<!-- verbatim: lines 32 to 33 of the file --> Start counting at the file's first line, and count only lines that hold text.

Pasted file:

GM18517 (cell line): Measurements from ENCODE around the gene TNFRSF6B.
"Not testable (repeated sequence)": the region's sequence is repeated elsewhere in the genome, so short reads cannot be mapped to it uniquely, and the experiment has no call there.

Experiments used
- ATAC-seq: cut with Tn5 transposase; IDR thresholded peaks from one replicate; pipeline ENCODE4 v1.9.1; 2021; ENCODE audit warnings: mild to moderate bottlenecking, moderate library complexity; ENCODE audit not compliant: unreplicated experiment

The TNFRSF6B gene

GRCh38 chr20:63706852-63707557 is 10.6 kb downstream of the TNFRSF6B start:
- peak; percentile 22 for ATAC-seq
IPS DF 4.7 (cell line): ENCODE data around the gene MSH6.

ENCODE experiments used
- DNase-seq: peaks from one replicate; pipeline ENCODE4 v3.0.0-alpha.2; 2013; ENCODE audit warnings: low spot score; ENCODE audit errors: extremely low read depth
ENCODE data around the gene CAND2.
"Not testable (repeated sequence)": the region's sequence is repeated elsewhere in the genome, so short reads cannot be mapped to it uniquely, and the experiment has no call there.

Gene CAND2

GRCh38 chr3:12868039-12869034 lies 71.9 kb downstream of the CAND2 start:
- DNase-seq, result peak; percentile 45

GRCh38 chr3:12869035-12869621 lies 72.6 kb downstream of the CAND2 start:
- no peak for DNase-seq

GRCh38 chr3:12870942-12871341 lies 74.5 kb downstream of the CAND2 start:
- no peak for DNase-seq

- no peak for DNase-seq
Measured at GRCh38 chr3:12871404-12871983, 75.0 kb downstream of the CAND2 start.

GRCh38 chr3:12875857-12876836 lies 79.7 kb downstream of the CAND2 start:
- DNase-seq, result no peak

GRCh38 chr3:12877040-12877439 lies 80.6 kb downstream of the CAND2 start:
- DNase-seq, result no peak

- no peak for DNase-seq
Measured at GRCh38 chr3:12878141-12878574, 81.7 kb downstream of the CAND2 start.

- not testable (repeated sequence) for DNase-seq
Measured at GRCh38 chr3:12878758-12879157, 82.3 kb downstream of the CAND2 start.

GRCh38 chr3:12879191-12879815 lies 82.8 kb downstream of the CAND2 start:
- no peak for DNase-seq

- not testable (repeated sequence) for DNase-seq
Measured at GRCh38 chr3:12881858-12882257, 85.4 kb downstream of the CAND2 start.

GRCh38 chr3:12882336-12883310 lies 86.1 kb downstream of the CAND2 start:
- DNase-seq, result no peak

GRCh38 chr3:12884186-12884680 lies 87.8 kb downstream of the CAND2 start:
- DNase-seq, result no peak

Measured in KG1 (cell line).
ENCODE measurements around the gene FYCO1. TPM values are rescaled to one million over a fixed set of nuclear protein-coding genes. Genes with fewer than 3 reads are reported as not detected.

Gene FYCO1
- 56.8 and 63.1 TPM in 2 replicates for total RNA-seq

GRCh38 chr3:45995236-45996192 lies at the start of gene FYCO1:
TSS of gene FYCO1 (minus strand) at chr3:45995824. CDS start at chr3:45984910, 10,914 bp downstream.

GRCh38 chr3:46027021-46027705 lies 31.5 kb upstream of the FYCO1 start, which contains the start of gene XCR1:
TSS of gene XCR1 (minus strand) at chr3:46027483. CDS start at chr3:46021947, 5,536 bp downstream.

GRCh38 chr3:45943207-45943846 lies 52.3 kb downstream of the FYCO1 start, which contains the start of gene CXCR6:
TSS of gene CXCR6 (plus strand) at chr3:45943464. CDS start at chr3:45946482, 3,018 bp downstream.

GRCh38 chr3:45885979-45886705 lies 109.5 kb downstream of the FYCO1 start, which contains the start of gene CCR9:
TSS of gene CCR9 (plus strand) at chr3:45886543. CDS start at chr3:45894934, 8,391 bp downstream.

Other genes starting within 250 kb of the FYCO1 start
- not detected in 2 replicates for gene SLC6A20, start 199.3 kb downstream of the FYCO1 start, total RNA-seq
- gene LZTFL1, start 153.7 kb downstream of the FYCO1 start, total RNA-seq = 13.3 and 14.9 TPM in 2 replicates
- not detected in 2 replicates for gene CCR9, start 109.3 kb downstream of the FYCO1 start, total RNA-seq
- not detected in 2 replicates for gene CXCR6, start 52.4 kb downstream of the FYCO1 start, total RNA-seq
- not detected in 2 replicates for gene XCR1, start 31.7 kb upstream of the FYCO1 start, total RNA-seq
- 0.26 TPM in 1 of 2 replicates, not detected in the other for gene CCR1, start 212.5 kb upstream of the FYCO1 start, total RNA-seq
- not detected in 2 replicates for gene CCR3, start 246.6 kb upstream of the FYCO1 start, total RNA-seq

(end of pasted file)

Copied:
- not testable (repeated sequence) for DNase-seq
Measured at GRCh38 chr3:12881858-12882257, 85.4 kb downstream of the CAND2 start.